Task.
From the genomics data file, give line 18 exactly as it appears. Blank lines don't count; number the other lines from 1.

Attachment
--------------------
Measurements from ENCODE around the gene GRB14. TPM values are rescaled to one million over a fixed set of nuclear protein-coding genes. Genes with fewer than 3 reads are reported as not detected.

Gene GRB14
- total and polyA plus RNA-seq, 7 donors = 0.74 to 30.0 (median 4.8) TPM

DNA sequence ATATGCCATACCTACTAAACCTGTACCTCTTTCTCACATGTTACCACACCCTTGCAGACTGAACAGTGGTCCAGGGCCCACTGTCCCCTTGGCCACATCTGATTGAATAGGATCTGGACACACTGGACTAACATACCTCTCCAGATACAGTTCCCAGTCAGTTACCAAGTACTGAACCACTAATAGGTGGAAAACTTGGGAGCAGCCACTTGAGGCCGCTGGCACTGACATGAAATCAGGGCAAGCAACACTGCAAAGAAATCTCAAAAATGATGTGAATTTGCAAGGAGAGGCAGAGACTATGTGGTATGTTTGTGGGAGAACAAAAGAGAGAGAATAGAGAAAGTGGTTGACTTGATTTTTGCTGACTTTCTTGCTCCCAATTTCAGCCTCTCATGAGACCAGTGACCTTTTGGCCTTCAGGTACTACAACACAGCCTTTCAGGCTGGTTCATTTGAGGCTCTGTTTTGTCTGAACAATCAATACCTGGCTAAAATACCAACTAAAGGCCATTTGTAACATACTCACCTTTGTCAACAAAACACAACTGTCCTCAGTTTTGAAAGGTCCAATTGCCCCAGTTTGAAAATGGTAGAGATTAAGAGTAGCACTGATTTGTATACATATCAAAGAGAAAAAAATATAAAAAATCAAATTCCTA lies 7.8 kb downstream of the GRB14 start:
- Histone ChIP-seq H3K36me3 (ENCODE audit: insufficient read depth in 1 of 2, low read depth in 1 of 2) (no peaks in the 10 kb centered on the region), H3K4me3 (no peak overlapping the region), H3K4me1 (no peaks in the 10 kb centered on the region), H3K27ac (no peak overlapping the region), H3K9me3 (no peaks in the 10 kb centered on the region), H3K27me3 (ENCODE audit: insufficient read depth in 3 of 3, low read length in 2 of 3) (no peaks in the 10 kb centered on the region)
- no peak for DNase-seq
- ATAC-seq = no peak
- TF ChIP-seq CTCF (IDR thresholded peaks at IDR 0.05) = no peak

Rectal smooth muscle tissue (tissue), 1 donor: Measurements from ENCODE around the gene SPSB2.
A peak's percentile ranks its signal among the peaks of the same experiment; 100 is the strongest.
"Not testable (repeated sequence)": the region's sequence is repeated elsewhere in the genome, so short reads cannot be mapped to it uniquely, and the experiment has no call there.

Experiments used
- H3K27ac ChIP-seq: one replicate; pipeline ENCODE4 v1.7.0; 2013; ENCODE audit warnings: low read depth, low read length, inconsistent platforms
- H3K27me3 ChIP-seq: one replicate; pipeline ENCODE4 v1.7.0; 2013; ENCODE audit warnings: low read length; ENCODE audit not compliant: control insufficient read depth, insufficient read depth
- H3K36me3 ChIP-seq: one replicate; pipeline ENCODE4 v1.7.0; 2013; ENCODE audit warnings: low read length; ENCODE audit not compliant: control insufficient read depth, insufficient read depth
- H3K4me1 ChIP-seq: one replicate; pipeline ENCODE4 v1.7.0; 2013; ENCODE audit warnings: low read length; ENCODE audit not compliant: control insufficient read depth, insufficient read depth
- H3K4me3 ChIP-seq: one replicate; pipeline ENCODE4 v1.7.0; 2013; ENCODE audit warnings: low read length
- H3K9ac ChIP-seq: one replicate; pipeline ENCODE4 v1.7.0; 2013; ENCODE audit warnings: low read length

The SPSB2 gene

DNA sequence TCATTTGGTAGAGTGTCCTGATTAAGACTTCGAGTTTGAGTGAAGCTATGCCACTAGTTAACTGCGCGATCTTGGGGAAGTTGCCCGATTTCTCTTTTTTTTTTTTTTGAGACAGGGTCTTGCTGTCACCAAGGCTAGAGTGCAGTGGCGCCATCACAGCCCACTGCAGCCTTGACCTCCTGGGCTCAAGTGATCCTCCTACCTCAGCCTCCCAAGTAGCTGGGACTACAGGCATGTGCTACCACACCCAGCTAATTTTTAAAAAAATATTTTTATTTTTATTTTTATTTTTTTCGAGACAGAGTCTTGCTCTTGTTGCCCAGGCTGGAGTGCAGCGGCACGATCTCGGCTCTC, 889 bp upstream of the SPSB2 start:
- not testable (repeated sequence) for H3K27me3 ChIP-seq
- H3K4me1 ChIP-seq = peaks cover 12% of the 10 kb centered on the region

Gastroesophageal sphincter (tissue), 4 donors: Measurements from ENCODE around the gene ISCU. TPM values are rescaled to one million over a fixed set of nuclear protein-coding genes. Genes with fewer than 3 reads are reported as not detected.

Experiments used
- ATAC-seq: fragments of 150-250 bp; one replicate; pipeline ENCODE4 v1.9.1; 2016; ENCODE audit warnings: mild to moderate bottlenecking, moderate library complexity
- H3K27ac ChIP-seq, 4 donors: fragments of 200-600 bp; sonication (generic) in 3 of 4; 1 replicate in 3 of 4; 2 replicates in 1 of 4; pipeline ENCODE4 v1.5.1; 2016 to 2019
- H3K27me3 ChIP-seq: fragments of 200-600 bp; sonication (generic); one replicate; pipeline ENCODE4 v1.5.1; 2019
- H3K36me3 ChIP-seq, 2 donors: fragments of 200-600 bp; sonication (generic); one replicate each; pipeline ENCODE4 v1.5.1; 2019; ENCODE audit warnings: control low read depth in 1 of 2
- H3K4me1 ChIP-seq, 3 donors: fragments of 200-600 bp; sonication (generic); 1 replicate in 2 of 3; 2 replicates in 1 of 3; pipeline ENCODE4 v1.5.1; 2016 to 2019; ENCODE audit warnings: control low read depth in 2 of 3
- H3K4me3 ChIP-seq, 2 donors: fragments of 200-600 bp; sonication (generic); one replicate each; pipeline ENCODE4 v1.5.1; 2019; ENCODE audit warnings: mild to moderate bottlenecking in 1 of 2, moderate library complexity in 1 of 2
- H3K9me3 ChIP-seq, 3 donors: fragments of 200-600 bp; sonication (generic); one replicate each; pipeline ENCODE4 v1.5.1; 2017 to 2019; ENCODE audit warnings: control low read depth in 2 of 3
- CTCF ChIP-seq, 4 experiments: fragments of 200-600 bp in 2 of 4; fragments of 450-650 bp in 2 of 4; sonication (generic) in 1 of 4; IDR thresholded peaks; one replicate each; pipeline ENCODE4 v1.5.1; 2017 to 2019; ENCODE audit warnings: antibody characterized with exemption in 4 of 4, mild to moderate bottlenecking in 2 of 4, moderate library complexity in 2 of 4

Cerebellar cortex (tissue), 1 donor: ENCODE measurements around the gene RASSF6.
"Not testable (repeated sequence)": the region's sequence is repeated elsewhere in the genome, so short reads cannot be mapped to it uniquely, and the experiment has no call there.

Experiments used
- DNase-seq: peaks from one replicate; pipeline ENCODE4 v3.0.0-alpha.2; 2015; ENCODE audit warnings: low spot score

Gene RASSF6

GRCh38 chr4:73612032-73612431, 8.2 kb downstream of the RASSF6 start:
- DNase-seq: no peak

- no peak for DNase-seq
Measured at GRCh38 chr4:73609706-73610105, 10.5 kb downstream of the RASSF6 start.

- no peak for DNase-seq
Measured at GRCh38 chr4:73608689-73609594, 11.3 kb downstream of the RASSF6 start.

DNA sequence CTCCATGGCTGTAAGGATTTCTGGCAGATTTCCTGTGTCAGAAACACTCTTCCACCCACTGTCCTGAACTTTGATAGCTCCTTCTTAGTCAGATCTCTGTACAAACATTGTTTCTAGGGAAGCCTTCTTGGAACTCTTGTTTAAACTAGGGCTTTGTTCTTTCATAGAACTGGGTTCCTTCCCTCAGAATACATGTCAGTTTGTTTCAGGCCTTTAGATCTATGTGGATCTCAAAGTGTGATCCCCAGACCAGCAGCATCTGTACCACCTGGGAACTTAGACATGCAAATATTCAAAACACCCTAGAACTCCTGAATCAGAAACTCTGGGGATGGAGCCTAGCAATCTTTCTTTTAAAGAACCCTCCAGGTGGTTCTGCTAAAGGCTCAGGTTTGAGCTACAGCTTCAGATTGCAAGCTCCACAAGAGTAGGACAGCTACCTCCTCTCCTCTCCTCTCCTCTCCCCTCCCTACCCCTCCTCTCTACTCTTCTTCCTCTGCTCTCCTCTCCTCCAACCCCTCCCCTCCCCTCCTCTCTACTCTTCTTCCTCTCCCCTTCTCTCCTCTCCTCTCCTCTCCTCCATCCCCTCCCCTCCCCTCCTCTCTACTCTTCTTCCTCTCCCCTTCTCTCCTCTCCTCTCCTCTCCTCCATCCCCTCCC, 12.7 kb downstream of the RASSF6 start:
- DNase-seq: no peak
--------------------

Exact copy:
- H3K9ac ChIP-seq: one replicate; pipeline ENCODE4 v1.7.0; 2013; ENCODE audit warnings: low read length